Accountant gets 18-yr-jail term for defrauding church

A High Court in Yola, Adamawa State, on Monday sentenced the accountant of the Church of Brethren in Nigeria, Ibrahim Aku, to 18 years in jail for defrauding the church of N15.5 million.

The Economic and Financial Crimes Commission (EFCC) had told the court that Aku defrauded the church of N15.5 million between 2016 and 2018.

The money, the EFCC said, was generated by the church members through offerings, donations and tithes. He pleaded guilty. Delivering judgment, Justice Nathan Musa, convicted Aku on six counts, bordering on forgery and obtaining money by false pretense. He was not given any option of fine.

The judge also ordered the convict to pay back the money as restitution to the church.

He equally ordered that the proceeds of the crime recovered in the course of investigation be sold by appointing valuers to sell and remit same to the church.

Speaking shortly after the verdict, Bello Bajoga, of the Public Affairs Department of EFCC, said the judgment was “on course”.

“The convict was entrusted with church money and he ended up diverting the money and forged tellers and presented same as genuine, to serve as evidence of payment of the remittance,” Bajoga said. (NAN)

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Accountant gets 18-yr-jail term for defrauding church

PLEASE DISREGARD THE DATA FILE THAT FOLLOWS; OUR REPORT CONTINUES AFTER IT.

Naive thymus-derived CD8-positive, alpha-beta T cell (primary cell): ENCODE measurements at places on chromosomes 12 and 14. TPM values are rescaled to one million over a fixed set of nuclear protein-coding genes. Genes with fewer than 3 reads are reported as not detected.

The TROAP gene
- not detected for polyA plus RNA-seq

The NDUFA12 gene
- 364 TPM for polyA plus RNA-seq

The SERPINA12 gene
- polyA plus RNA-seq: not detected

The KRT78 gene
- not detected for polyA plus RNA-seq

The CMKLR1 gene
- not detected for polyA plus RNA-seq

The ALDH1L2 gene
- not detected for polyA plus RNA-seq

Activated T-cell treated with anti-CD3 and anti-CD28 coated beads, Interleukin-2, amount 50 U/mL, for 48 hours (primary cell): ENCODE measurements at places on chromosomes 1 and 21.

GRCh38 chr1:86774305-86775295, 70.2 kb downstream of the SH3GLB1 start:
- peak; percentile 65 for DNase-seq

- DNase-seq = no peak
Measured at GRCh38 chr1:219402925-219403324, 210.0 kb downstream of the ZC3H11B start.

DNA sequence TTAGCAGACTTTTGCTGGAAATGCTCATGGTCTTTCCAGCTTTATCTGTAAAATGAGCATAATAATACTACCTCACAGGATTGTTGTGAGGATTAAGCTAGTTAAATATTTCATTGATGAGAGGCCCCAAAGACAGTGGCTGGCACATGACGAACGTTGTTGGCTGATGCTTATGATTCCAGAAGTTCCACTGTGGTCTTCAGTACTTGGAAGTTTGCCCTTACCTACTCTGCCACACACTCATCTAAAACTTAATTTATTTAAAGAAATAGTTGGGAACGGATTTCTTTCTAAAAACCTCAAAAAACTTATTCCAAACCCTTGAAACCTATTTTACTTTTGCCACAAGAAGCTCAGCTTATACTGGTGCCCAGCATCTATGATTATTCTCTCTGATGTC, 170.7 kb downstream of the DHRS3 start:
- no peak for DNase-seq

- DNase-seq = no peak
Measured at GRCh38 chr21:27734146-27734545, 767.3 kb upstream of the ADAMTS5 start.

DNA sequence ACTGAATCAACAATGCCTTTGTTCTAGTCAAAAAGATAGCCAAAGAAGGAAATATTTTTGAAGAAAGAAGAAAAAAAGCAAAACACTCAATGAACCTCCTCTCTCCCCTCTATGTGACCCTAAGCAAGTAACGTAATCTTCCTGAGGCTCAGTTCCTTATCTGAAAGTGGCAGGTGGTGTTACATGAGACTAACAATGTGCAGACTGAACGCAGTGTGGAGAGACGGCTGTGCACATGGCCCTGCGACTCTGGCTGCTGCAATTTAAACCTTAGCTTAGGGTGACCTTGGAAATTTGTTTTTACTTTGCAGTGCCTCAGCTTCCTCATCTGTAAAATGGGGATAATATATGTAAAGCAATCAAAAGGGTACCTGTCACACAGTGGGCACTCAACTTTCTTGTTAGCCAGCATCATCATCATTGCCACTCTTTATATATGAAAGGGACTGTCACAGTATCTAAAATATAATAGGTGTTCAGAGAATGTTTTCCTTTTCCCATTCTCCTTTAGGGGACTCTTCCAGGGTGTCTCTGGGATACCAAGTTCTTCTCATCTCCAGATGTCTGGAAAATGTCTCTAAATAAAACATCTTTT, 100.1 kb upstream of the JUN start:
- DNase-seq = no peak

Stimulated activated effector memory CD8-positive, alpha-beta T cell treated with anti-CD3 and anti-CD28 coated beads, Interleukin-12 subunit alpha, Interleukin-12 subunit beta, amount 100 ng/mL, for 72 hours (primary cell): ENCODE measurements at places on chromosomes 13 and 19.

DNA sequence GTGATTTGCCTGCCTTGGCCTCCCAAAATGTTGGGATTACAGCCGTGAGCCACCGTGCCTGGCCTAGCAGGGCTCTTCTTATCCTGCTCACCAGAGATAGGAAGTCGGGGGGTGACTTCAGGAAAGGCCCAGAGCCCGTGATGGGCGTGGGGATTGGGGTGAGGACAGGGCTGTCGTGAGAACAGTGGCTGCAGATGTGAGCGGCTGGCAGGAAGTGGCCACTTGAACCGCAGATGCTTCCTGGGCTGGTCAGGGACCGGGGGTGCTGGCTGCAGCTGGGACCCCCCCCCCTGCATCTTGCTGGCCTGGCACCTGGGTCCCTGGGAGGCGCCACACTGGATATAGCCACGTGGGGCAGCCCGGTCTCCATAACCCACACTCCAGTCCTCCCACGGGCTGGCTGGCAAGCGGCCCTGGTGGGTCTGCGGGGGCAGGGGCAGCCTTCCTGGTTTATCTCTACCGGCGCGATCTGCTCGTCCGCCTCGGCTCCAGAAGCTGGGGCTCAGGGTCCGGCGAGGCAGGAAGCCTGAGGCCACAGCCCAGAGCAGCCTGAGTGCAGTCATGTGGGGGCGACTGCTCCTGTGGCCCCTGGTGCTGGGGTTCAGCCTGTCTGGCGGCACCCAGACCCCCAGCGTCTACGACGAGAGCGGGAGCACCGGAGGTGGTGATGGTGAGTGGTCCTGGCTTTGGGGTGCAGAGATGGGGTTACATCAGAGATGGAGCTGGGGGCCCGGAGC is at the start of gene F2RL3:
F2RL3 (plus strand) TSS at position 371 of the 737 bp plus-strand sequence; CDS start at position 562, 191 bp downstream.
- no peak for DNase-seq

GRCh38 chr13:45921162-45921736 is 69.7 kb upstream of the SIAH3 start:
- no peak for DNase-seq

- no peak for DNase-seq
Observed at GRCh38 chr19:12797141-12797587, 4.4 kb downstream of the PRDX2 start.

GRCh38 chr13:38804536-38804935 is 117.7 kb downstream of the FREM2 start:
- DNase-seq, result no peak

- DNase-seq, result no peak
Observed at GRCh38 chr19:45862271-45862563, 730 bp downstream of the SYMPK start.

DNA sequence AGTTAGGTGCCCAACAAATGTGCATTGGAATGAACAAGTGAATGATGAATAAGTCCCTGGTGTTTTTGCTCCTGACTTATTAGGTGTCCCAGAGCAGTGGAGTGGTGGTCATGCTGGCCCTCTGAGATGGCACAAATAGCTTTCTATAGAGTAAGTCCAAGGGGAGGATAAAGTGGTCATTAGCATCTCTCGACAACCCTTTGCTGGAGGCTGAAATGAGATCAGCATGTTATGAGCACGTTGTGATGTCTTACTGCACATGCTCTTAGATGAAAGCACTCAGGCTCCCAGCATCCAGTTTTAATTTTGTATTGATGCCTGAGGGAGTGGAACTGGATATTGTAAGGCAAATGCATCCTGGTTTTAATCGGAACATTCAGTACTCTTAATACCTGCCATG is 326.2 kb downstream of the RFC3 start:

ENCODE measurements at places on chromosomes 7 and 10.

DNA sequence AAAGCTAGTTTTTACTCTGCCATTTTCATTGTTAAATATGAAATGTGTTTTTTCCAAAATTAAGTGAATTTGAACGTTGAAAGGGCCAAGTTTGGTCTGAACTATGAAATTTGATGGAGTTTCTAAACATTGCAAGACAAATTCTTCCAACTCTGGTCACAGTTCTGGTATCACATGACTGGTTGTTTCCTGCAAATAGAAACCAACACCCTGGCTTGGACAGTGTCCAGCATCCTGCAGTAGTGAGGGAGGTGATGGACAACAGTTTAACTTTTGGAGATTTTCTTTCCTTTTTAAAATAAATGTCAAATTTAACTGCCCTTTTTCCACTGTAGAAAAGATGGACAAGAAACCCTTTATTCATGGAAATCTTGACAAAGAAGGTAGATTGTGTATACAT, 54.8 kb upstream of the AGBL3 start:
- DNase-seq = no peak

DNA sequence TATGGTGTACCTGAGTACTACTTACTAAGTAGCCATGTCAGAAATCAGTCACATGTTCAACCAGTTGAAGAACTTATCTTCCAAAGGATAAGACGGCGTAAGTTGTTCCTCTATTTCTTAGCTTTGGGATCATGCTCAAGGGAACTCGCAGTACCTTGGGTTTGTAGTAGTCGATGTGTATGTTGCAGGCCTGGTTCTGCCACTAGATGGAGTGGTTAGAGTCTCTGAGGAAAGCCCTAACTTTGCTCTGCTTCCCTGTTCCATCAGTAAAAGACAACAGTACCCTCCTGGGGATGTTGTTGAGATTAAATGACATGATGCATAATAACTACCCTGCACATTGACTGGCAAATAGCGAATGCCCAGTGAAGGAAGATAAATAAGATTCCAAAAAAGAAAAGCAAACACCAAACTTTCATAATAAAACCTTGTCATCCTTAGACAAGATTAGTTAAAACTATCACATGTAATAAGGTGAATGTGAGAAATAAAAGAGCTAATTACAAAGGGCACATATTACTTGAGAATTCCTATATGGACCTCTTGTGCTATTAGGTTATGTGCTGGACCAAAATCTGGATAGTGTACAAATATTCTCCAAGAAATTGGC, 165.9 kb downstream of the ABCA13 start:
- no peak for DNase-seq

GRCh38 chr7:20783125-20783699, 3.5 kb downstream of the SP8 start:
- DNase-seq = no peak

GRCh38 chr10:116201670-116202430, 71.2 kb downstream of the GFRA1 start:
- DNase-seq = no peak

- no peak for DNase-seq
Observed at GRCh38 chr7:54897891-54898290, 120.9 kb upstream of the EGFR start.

A High Court in Yola, Adamawa State, on Monday sentenced the accountant of the Church of Brethren in Nigeria, Ibrahim Aku, to 18 years in jail for defrauding the church of N15.5 million.

The Economic and Financial Crimes Commission (EFCC) had told the court that Aku defrauded the church of N15.5 million between 2016 and 2018.

The money, the EFCC said, was generated by the church members through offerings, donations and tithes. He pleaded guilty. Delivering judgment, Justice Nathan Musa, convicted Aku on six counts, bordering on forgery and obtaining money by false pretense. He was not given any option of fine.

The judge also ordered the convict to pay back the money as restitution to the church.

He equally ordered that the proceeds of the crime recovered in the course of investigation be sold by appointing valuers to sell and remit same to the church.

Speaking shortly after the verdict, Bello Bajoga, of the Public Affairs Department of EFCC, said the judgment was “on course”.

“The convict was entrusted with church money and he ended up diverting the money and forged tellers and presented same as genuine, to serve as evidence of payment of the remittance,” Bajoga said. (NAN)

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